- TOP PLAYERSOffensePABLO S. TORRE | August 20, 2012
- TAMPA BAY buccaneersENEMY lines WHAT A RIVAL COACH SAYSJune 28, 2012
- Faces in the CrowdJune 11, 2001
SOMEONE TO TALK TO
Muncie won 65 to 48. I walked down deserted Main Street, past Payne's Cafe where they had a purple and white floral display in the window and a sign, "Beat 'em, Bearcats!" Needing someone to talk to, I dropped in at Charlie Peterson's shoeshine stand on the corner. The stentorian rat-tat-tat of basketball was still coming in over his radio, from another game—"he shoots, he misses, ball taken off backboard by Jones," et cetera. Don Burton, co-owner of Muncie's radio-TV station, covers the games himself.
Charlie Peterson was just standing there behind his counter, brushing someone's hat. "No business," he said. "Everybody at the tournament. Or home listening. Nobody wants a shine."
I went back to Payne's for supper. At tables they were replaying the games, arguing coaches' strategy and referees' decisions. The Crispus Attucks-Muncie Central game was coming on, so I went over to the Moose Lodge, where they have a downstairs bar and TV. Men and women, young and old, were gathered cozily in the smoky darkened basement, eyes on the TV screen. Here there was much joking and laughter, broken by sudden tense silences. The Bearcats scored, and two elderly ladies embraced. Attucks scored, and there were oops, ouches and moans. The Bearcats scored, and a man pounded me on the back jovially, and I agreed it was fine.
It was nip and tuck, but I had to leave the Moose to go over to the police station on a reporting errand.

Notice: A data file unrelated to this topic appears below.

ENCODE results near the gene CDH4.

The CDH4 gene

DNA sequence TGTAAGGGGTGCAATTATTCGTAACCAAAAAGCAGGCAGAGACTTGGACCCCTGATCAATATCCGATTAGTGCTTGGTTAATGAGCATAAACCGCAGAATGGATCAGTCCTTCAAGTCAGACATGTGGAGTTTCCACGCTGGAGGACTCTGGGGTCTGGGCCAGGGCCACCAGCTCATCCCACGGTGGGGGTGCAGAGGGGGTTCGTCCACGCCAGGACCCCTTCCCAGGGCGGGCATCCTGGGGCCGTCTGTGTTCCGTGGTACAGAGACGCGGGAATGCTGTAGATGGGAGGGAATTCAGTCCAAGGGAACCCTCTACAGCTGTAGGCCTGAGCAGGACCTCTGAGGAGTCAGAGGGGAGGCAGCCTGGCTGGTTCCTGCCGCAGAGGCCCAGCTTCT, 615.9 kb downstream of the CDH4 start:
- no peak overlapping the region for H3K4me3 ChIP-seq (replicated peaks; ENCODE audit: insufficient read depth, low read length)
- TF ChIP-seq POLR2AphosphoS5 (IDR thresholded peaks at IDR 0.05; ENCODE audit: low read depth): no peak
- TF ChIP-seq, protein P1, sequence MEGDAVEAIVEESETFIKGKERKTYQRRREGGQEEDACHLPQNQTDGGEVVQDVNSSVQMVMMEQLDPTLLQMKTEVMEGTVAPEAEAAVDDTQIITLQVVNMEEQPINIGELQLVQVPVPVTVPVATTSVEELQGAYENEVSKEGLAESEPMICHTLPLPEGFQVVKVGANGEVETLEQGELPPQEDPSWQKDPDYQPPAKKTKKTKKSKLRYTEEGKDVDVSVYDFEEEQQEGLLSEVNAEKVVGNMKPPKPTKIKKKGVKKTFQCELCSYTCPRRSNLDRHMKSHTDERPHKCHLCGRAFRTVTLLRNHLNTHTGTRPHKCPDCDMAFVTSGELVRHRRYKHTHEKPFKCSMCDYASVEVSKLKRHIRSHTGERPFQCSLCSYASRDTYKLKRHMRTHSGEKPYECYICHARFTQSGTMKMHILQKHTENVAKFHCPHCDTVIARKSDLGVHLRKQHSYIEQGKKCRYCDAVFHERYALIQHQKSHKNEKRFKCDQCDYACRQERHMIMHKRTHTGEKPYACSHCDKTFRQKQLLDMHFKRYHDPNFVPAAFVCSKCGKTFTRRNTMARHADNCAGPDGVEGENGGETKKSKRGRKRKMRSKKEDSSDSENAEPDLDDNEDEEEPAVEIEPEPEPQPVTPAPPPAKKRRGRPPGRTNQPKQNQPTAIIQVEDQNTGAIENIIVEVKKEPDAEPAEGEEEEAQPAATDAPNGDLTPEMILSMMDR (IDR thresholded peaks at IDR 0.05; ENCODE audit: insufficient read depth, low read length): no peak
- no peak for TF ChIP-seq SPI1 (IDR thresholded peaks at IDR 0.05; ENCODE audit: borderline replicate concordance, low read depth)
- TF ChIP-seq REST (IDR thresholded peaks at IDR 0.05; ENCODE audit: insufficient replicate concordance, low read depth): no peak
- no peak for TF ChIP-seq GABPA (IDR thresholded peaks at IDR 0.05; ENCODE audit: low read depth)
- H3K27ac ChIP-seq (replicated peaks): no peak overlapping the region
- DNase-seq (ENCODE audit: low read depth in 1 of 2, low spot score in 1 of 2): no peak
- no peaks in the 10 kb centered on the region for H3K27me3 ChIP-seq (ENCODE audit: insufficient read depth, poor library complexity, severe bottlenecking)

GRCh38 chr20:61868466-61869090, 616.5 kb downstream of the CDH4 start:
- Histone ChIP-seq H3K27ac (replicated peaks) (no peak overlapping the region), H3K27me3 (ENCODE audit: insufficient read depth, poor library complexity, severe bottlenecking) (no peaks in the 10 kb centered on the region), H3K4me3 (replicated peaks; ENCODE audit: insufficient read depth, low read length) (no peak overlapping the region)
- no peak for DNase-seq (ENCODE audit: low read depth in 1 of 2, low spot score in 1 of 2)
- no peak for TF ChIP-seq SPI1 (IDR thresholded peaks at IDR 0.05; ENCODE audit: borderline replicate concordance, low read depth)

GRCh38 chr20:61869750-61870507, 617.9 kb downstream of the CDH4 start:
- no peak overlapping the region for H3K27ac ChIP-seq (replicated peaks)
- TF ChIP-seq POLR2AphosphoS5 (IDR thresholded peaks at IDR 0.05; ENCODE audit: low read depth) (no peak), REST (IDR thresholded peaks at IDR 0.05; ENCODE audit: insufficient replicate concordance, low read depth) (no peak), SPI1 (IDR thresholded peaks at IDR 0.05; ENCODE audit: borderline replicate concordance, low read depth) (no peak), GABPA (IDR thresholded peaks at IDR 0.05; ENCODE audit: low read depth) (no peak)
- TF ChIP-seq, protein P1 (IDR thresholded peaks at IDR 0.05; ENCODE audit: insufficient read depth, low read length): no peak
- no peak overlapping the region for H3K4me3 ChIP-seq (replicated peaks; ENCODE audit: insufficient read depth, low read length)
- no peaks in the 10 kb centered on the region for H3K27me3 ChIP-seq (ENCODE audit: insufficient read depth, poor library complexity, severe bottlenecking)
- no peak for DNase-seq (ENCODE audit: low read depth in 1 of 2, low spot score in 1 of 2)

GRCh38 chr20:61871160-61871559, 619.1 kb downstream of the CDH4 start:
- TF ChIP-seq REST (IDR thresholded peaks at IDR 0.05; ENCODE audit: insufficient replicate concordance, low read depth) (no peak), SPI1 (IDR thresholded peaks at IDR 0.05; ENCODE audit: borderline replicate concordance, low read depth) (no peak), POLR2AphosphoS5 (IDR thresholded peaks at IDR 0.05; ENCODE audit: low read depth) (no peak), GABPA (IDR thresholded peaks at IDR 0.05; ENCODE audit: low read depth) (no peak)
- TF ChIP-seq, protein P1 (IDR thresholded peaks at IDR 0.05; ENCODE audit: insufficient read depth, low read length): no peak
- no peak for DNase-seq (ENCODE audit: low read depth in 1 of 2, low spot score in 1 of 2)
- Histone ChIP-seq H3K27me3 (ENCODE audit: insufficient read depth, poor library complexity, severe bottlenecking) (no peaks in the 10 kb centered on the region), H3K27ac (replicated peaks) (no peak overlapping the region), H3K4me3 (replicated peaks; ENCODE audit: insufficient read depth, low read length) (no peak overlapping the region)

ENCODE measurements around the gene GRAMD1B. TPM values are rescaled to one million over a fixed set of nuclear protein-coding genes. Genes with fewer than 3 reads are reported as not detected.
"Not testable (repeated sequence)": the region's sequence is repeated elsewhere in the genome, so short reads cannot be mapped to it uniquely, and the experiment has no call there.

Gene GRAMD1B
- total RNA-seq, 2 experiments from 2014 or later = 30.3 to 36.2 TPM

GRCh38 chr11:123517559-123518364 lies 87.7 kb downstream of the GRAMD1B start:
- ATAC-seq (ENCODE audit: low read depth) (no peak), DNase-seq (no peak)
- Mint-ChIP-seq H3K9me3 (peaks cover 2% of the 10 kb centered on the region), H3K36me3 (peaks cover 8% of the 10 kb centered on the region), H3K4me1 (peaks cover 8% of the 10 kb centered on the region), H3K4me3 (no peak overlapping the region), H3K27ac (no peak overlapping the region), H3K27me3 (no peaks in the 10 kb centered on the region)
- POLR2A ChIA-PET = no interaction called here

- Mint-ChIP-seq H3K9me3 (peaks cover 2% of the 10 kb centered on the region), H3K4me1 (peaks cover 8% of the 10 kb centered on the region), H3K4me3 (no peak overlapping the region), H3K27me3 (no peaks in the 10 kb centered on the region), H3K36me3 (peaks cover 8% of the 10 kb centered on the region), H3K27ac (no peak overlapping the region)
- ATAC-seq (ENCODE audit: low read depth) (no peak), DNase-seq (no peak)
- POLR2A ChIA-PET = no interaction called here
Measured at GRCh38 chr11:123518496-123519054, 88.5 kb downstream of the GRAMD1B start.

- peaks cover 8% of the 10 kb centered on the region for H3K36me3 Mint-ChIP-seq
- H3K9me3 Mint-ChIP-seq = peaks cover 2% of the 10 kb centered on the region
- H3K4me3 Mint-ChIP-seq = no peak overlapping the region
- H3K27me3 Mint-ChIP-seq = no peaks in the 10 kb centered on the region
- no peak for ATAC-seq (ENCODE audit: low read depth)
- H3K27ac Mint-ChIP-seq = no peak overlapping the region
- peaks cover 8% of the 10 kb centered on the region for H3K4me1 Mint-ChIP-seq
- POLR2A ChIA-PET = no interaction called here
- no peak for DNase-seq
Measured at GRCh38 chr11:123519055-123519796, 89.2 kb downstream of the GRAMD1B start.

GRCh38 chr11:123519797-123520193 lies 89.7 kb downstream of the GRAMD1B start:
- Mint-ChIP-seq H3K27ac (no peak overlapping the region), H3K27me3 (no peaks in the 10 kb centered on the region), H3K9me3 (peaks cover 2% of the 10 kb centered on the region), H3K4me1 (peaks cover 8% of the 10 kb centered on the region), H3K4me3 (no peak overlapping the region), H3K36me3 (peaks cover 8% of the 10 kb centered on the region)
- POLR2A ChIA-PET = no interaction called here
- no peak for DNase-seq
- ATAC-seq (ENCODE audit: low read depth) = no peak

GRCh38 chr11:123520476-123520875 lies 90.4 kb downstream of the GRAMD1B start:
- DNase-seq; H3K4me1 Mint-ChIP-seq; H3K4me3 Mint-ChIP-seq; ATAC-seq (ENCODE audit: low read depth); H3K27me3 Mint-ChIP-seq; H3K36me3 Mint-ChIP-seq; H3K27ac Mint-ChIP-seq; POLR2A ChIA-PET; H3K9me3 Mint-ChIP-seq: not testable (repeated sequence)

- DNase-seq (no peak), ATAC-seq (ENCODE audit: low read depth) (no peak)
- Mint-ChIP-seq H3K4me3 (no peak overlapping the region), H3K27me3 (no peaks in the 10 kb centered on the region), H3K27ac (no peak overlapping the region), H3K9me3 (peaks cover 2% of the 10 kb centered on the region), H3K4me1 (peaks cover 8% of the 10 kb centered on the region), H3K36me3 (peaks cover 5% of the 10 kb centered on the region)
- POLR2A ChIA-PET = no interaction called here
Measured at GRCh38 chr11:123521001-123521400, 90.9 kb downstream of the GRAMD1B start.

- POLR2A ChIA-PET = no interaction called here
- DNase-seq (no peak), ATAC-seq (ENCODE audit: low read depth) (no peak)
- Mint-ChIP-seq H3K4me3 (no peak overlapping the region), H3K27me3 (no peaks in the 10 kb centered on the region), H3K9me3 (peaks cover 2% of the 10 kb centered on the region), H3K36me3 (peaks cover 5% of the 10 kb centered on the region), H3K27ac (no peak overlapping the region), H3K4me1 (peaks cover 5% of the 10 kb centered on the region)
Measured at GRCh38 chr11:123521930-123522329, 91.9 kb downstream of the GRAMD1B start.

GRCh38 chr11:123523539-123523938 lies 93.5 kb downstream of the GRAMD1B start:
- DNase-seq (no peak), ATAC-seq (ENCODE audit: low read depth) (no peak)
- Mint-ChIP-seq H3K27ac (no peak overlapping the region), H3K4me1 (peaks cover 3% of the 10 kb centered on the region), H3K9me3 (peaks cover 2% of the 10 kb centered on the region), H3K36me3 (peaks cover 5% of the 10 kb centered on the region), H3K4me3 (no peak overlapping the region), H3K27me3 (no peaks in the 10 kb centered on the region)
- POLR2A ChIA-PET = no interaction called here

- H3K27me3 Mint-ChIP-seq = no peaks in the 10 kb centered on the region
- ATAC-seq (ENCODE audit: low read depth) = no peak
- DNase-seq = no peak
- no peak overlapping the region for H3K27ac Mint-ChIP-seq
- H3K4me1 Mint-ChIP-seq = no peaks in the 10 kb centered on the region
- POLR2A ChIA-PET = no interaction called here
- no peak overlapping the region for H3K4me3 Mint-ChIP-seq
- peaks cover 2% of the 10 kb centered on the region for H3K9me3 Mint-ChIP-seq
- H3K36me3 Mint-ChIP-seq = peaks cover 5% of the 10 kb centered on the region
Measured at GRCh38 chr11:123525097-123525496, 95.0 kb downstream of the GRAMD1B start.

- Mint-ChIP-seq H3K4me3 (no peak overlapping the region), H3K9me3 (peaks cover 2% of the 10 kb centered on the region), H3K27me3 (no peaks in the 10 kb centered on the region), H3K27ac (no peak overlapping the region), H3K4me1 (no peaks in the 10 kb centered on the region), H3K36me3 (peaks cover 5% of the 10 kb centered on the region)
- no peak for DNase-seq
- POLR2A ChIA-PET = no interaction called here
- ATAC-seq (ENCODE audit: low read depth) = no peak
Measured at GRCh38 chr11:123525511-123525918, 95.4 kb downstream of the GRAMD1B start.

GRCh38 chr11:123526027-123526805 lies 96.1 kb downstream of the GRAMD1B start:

I didn't leave the basketball game behind me. Looking into the Main Street Grill, I heard cheering and got word that the Bearcats were still ahead. At the police station the boys were gathered around the TV. An unbidden and apologetic stranger came up to the sergeant's window, asking to see someone, possibly the chief. Whoever it was he wanted to see, the man was in Indianapolis. I walked down the street, stopping in at Nick's, a Greek tavern with neon lights in front. Here I saw something nice. Paul Thomas, a local theater manager who hadn't been able to get an Indianapolis ticket during the drawings at the high school, was sitting at the counter talking to Nick and watching the game after all. He had closed up his theater next door since there wasn't anybody in it.
Muncie lost the Crispus Attucks game in the last minute of play, 71-70. (Attucks went on to win the state championship next week, beating Roosevelt of Gary.) There was no parade that Saturday night, and the extra police and firemen went home early. But a community which knows how to boost its high school basketball team knows how to come back from defeat.
"Bitter tears gave way to a feeling of fierce pride in this shocked community," wrote Bob Barnet, popular basketball columnist for the Muncie Star. " Muncie still loved her Bearcats...Never in the history of the Hoosier prep tournament has a loser fought so valiantly." Sunday morning after the tragic game my wife, returning from church, bore encouraging news. "The preacher gave a special prayer," she said. "He prayed for the Bearcats and asked God for strength so that we could all of us play the game according to the rules and take defeat along with victory.